Doc Star of the Month: Yusuf Abdurahman, 'Accept the Call'
For many years Yusuf Abdurahman, the charismatic protagonist of Eunice Lau's Accept the Call, seemed to be living the American Dream. A refugee who fled civil war in the '90s, Abdurahman went from a life filled with famine and death in Somalia to one of hope and possibility in Minnesota. One of the founders of what is now the largest Somali community in the United States, Abdurahman married, had kids, and today works as a translator and facilitator at a Head Start office. Though divorced, he continues to lovingly devote himself to his seven children—including his eldest, Zacharia, the reason Lau picked up her camera.
At the age of 19, Zacharia was arrested in an FBI counterterrorism sting, which split both the son from his family (Zach is currently serving a 10-year sentence) and the father from his community. A practicing Sufi, Abdurahman became convinced that the metastasizing Wahhabi influence in the neighborhood mosques was at fault for his son’s radicalization. (And Zach was indeed radicalized. Though the FBI's heavy-handed tactics could be considered entrapment in many people's eyes—including those of Abdurahman’s activist daughter Ikraan, who continues to advocate for her brother's release—the fact that Zach had made a prior, ultimately failed, attempt to leave the country to join ISIS in Syria has never been in dispute.) In other words, Abdurahman believed that his own community needed to take a hard look at itself. Which, needless to say, is a radical POV that could easily be construed as victim-blaming in this current age of aggressive anti-immigrant policies and dubious law enforcement surveillance of non-white folks.
Documentary spoke with this deep-thinking, courageously clear-eyed "Doc Star of the Month" a week before the film’s January 20th premiere on PBS' Independent Lens. The film is now streaming on pbs.org/independentlens.
DOCUMENTARY: How did you meet Eunice in the first place—and why trust someone from outside the community to tell such a fraught story? Had you seen her short Through the Fire, which dealt with Somalia's civil war?
YUSUF ABDURAHMAN: There’s a lot of misconception and mistrust between my community and the media—people from the outside coming into the community. The first time that I met Eunice was through my daughter Ikraan. So she came and she met Ikraan. And then we got together at a diner, we talked and she kind of introduced me to her profile—how she’d been involved with the Somali community at refugee camps and did that little film [Through the Fire]. She looked genuine to me, and I kind of related to her other stories and to where she comes from.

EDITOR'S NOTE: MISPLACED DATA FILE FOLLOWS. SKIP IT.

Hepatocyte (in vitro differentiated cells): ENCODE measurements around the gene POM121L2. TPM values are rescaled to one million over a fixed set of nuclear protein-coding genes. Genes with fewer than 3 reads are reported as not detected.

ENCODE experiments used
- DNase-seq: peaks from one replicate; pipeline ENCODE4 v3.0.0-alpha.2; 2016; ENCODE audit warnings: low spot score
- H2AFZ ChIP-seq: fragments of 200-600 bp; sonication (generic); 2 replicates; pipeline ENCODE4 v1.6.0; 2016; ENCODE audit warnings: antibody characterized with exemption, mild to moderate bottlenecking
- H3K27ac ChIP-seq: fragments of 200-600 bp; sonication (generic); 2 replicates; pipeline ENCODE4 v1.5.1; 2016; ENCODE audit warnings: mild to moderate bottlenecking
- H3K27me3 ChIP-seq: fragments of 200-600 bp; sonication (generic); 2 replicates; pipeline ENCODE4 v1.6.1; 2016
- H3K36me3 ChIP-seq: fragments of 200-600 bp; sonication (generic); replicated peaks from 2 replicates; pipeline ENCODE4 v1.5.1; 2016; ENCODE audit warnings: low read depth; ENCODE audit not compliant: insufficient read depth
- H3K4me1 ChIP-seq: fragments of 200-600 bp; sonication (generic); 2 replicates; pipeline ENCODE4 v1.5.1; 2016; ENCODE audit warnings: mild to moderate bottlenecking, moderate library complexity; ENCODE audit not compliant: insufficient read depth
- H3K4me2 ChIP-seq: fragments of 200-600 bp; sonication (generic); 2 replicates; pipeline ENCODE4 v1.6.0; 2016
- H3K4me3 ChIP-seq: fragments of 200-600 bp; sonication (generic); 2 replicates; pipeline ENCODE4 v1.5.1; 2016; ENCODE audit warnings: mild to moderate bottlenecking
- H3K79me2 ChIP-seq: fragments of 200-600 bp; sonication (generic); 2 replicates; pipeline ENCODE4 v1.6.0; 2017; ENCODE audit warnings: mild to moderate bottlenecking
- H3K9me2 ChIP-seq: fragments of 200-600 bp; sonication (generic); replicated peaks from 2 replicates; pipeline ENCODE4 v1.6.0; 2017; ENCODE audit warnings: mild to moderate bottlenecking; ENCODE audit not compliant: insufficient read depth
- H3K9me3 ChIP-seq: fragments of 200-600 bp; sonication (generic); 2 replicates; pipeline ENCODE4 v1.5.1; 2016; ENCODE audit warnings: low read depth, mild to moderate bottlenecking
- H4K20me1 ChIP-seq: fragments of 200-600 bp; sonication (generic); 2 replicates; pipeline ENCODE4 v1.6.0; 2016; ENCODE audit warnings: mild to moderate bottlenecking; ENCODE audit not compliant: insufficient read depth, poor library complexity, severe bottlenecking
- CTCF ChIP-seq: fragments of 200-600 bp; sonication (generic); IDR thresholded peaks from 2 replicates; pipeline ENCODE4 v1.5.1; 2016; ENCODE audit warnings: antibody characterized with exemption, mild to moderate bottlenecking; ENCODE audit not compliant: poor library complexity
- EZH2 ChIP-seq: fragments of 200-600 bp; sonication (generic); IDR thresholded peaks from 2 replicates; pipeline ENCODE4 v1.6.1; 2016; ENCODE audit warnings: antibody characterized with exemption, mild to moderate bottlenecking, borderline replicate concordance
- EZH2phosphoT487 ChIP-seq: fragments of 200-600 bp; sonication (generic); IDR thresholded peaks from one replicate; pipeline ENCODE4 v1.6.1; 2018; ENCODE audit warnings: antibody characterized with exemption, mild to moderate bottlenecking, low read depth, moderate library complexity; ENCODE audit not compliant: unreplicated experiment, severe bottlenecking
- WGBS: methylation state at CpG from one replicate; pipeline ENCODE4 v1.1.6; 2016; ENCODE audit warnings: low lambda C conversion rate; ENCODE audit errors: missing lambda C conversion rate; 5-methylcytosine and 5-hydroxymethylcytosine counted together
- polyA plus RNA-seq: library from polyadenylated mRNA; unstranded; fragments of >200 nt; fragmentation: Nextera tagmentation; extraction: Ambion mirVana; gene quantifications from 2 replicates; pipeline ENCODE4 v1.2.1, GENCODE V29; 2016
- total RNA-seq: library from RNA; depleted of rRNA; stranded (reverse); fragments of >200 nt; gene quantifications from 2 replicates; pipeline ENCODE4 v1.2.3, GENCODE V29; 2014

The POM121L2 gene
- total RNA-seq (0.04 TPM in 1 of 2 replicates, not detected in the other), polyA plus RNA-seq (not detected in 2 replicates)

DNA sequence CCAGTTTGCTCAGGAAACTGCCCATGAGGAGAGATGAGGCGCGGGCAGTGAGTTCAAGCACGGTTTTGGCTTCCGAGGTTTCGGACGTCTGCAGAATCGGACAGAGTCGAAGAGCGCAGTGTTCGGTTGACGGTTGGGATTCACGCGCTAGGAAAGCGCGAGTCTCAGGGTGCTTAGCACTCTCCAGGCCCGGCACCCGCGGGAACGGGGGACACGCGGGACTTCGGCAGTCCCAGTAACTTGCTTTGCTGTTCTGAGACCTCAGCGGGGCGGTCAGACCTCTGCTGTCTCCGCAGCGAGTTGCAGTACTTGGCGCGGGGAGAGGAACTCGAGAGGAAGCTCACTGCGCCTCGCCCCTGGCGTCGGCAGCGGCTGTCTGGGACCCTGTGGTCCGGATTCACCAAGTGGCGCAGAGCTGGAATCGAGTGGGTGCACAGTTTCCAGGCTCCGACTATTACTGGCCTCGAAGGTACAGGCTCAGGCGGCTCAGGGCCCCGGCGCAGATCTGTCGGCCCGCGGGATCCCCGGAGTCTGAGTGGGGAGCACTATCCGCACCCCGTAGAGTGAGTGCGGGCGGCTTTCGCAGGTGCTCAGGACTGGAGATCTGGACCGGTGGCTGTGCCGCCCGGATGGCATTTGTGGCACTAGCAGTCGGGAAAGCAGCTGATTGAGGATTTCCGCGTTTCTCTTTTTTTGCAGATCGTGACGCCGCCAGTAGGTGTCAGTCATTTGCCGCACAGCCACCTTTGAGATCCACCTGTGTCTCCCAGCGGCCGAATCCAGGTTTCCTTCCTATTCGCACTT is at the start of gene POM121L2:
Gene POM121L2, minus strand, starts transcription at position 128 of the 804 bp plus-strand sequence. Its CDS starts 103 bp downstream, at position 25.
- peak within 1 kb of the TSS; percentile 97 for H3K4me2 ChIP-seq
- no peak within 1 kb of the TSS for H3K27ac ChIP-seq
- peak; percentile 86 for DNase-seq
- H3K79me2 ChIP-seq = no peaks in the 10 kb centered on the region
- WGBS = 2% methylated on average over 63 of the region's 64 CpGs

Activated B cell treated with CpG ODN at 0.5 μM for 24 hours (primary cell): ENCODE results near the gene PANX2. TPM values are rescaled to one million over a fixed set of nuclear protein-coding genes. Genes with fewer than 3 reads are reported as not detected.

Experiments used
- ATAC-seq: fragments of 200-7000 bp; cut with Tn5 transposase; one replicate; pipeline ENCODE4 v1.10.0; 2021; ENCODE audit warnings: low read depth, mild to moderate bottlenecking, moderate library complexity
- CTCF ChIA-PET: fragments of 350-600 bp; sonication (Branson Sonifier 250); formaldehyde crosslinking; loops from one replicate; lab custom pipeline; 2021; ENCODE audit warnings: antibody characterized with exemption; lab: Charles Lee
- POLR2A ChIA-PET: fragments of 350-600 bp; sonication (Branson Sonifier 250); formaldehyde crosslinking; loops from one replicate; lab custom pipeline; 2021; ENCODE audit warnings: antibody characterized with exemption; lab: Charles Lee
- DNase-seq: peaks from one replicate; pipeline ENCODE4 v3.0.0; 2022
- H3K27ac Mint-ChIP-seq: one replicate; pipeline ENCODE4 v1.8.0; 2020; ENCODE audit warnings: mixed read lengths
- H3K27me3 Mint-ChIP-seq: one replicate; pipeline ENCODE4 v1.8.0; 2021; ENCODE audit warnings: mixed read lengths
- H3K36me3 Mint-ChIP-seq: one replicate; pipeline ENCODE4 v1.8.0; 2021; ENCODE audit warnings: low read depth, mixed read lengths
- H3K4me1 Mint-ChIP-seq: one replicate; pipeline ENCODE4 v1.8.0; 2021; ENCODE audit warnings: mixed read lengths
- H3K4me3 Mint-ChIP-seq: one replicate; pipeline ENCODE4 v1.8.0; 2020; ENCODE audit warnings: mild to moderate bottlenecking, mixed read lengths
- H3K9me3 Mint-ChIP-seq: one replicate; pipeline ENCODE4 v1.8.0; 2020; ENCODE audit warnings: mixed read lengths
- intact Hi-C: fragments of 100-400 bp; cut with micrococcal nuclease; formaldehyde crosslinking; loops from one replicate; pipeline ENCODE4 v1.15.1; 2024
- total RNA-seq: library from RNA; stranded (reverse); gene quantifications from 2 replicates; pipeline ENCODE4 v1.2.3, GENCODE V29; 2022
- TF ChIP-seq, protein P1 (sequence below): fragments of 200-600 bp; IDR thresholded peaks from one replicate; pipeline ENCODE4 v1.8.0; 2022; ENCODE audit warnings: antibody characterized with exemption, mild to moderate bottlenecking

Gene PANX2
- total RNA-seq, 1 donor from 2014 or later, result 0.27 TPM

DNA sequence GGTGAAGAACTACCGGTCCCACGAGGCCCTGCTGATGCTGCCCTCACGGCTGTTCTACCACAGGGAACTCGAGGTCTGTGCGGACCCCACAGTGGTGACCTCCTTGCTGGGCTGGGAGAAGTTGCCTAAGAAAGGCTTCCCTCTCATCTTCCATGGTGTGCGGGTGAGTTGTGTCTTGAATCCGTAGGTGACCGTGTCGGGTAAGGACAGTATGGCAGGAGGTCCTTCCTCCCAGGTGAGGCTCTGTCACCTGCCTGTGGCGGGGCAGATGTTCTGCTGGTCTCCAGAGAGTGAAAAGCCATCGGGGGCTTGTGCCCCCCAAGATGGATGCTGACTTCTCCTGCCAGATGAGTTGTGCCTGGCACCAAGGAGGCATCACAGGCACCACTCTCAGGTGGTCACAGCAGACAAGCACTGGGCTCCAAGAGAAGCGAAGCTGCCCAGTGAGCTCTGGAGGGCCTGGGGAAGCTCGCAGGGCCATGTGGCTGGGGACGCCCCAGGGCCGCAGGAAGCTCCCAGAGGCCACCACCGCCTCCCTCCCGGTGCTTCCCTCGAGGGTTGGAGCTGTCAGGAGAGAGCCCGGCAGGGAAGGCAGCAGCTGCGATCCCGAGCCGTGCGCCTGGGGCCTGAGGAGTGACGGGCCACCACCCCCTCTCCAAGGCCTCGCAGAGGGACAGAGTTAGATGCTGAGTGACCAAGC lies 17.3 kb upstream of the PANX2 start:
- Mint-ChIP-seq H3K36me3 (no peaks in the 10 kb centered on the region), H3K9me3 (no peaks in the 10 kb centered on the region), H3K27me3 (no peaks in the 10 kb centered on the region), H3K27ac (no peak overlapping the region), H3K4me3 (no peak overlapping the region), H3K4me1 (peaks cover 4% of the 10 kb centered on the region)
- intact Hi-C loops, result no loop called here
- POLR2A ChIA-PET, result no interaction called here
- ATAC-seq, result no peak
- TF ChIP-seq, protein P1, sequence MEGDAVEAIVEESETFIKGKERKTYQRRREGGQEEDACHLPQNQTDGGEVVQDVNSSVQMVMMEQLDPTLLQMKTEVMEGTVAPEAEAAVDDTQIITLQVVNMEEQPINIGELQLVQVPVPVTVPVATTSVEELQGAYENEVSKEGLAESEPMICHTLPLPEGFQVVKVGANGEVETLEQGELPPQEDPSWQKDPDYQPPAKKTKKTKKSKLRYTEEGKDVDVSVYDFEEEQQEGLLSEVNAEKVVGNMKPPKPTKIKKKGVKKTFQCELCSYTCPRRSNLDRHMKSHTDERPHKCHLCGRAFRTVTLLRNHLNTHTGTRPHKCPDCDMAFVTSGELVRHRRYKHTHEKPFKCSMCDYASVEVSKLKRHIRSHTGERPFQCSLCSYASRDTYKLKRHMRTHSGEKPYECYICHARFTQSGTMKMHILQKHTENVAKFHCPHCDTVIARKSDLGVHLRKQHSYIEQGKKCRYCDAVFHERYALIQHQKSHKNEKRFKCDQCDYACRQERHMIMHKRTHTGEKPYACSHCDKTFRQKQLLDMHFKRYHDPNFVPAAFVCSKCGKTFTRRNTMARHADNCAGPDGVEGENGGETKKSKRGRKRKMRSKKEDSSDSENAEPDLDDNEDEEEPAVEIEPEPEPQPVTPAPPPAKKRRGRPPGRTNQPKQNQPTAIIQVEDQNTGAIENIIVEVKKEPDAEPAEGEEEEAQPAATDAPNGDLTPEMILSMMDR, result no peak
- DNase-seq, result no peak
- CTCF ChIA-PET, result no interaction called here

Mostly, [the crew] didn't know about Somalis and their culture. Maybe they went to some Muslim countries but, you know, not all Muslim countries are the same; not all people share the culture. So they might say something that is a little bit offensive, and she says, "No, that's not true; that's what you heard from the media. These people are not like that." She kind of educates her own crew; that is really awesome. Plus, she's so sincere. Always she asks me if this clip is okay, if this is okay with your culture, what do you think about this? And when she herself sees something that is not okay with the community in general, sometimes she just advises me, "Maybe you don’t have to say this; this is not okay with your community." So I feel that is genuine.
And she calls me, she emails me, she talks to me. We sit places, we eat together, we talk, we joke. It's a relationship that has developed over the years.
D: The doc is filled with scenes of you chatting with Zach, really digging in with questions regarding his way of thinking, his radical ideology. Which actually had me a bit worried since prison phone calls are monitored. So was there certain aspects of the case you were advised to steer clear of, not wanting to make things harder for Zach’s plight? And wasn’t there also the overall fear that the film itself might spark a retaliation against Zach from the authorities?
YA: I was afraid because it says the phone will be monitored and recorded. But there's no other way that I can talk to him. There's no other way that he tells me how he got involved in this situation, in something that I don't believe [in], that's something that my family doesn't believe [in]. But to tell this story and to complete this story, he has to be there, he has to be involved.
I think one time somebody told me he's already convicted, and he’s not saying something that the government doesn’t already know. I mean, the informant already recorded this.
D: The film centers mostly around you and your relationship both with Zach and your activist daughter Ikraan. We never see your ex-wife’s face or really get to know your five other kids. So what exactly was off-limits to the film crew? We don't see Zach in prison, and I take it your ex-wife and perhaps others refused to participate.